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Through Kentucky.

When the raiders arrived at Burkesville, on the Cumberland River, the river was at flood tide, and a detachment of Judah's formidable cavalry was on the opposite shore. No commander less resolute or more timorous than Morgan would have attempted to cross the swollen stream in the face of a threatening enemy. As usual, however, he deceived the Federals by doing what was least expected of him. Having crossed the river and dispersed the opposing troopers, he boldly and swiftly marched due north, leaving a strong force of Federal cavalry in his rear. Adhering to his policy of fighting, instead of avoiding, all troops that opposed him when advancing, Morgan was unfortunate on this great raid, even in Kentucky, where on former occasions he had been signally successful. On the Fourth of July he undertook to capture a small force of Michigan infantry occupying a naturally strong and skillfully-fortified position in a bend of the Green River. Replying to a demand for his surrender, the Commander, Colonel H. Moore, said: ‘This is Independence Day. I shall not lower my flag without a fight.’ Having repeatedly assaulted the position, and lost in killed and wounded [113] nearly one hundred of his most gallant men, the discomfited Morgan made a detour and marched away, leaving his dead and wounded comrades to the tender mercies of the Federal Commander, who was no less humane than he was brave.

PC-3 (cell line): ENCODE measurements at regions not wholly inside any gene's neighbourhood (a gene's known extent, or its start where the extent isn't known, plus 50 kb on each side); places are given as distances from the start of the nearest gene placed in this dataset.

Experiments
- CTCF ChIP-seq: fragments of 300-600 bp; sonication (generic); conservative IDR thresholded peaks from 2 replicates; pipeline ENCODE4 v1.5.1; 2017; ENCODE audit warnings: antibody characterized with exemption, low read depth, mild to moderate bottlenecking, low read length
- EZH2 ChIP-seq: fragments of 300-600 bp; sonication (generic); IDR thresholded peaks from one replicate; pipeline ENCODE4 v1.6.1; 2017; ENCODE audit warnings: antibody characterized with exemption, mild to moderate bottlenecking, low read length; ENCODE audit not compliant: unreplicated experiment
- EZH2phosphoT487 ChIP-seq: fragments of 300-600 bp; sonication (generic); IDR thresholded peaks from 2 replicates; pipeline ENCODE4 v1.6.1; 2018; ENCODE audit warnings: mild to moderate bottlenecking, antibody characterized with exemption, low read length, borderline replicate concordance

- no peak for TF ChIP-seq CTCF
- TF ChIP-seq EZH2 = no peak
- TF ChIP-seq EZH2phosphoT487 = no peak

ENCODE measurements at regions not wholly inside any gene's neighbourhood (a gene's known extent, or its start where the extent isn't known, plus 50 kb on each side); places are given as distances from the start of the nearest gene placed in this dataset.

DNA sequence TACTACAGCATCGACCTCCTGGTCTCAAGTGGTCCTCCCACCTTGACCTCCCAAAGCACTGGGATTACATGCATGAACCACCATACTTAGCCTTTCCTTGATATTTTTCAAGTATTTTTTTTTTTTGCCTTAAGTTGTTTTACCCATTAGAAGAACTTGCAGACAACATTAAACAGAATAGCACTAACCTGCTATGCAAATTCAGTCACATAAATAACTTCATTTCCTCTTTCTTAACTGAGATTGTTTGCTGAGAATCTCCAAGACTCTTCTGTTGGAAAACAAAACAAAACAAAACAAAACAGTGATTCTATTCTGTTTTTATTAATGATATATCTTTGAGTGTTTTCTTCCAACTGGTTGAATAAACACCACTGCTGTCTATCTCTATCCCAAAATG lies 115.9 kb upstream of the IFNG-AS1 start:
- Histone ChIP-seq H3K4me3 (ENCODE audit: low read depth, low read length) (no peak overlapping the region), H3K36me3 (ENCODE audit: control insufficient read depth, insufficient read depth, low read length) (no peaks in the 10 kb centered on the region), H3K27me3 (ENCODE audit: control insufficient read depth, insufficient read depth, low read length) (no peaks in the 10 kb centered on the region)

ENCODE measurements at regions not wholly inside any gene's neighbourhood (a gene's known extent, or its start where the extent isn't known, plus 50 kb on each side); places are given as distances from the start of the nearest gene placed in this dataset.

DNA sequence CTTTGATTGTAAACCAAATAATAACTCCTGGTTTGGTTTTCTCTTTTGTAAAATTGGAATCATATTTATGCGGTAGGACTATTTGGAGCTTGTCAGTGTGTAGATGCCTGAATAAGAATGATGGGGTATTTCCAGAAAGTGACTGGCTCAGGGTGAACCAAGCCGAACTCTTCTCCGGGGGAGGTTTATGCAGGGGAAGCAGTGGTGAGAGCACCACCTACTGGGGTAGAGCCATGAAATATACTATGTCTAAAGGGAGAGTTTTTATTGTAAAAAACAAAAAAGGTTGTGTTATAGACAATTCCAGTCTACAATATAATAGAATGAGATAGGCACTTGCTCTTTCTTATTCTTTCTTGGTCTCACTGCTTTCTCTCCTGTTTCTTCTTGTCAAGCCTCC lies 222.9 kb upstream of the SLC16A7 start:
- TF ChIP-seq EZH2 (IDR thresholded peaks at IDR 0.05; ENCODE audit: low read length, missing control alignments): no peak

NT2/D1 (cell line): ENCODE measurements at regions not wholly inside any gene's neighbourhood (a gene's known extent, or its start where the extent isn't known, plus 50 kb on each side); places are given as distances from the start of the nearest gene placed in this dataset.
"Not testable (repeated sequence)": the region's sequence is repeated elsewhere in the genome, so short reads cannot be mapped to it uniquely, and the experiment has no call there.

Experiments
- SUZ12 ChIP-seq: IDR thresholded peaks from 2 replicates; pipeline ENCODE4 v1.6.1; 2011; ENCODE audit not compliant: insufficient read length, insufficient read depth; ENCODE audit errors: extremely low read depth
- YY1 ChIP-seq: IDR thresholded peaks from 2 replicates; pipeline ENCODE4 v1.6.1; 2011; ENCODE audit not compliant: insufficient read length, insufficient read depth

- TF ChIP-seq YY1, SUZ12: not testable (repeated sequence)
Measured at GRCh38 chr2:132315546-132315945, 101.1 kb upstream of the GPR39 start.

Marching to Lebanon, the raiders captured the garrison, about three hundred men, but not without the loss of fifty of their comrades, among the killed being Lieutenant Tom Morgan, the general's brother, a mere boy, the idol of the command.

At Springfield Morgan began to send detachments in various directions, and to further mystify the pursuing and environing Federals he resorted to the telegraph, a resource that had often served him on former daring expeditions. Attached to his staff was an expert telegraph operator named George A. Ellsworth, whom the men called ‘Lightning.’ Having cut a wire, Ellsworth would connect his own instrument with the line and take off the dispatches. If none of interest came his way he would place himself in communication with the Federal commanders. If Morgan had 1,000 men, ‘Lightning’ would gravely inform them that he had 2,000. Locating the detachments promiscuously, he would have the main column and detached squadrons marching in directions contrary to their objective points.

Leaving Springfield, Morgan deflected from the straight northward route, hitherto pursued, and marched westward to Bardstown, threatening Louisville. By this time the ‘rough riders’ had become weary and sleepy. While the column was making the night march from Springfield to Bardstown, the brilliant Colonel Alston, Chief of Staff, sought ‘nature's sweet restorer’ on the veranda of a roadside residence, and awoke to find himself in the hands of the pursuing Federal cavalry.

From Bardstown the Confederates marched rapidly to Brandenburg, on the Ohio River, forty miles below Louisville.

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